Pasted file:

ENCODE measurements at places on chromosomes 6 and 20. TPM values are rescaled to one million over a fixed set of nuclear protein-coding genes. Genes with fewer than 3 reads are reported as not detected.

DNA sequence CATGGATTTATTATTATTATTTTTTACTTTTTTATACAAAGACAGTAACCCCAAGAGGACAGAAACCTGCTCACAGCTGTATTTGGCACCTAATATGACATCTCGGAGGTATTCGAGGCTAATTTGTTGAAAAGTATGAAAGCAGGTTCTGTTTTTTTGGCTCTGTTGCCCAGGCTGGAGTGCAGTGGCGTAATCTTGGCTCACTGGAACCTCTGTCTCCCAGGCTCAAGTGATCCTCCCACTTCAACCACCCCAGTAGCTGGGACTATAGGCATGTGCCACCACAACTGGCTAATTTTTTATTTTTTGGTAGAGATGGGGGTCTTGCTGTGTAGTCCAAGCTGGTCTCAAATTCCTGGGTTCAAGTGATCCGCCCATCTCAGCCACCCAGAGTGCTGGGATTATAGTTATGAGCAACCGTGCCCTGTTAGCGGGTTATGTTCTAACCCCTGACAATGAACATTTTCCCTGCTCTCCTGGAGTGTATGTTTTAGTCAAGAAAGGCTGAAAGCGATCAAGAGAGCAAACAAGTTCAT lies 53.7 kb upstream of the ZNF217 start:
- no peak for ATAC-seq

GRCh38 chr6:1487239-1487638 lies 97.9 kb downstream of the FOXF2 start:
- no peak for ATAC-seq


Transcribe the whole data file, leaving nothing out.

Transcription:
ENCODE measurements at places on chromosomes 6 and 20. TPM values are rescaled to one million over a fixed set of nuclear protein-coding genes. Genes with fewer than 3 reads are reported as not detected.

DNA sequence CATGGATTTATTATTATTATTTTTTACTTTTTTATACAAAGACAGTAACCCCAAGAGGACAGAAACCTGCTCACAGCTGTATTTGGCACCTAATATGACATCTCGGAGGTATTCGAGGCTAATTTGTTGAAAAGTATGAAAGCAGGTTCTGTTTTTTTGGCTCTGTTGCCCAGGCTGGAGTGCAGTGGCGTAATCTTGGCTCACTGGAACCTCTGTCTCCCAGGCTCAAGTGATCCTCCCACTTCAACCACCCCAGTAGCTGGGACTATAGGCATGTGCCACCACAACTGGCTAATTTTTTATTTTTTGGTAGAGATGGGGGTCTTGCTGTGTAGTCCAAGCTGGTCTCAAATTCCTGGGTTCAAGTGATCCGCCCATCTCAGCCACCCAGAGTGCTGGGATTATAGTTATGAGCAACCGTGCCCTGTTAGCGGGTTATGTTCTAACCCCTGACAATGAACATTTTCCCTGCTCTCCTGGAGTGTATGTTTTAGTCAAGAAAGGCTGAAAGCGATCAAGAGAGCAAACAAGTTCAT lies 53.7 kb upstream of the ZNF217 start:
- no peak for ATAC-seq

GRCh38 chr6:1487239-1487638 lies 97.9 kb downstream of the FOXF2 start:
- no peak for ATAC-seq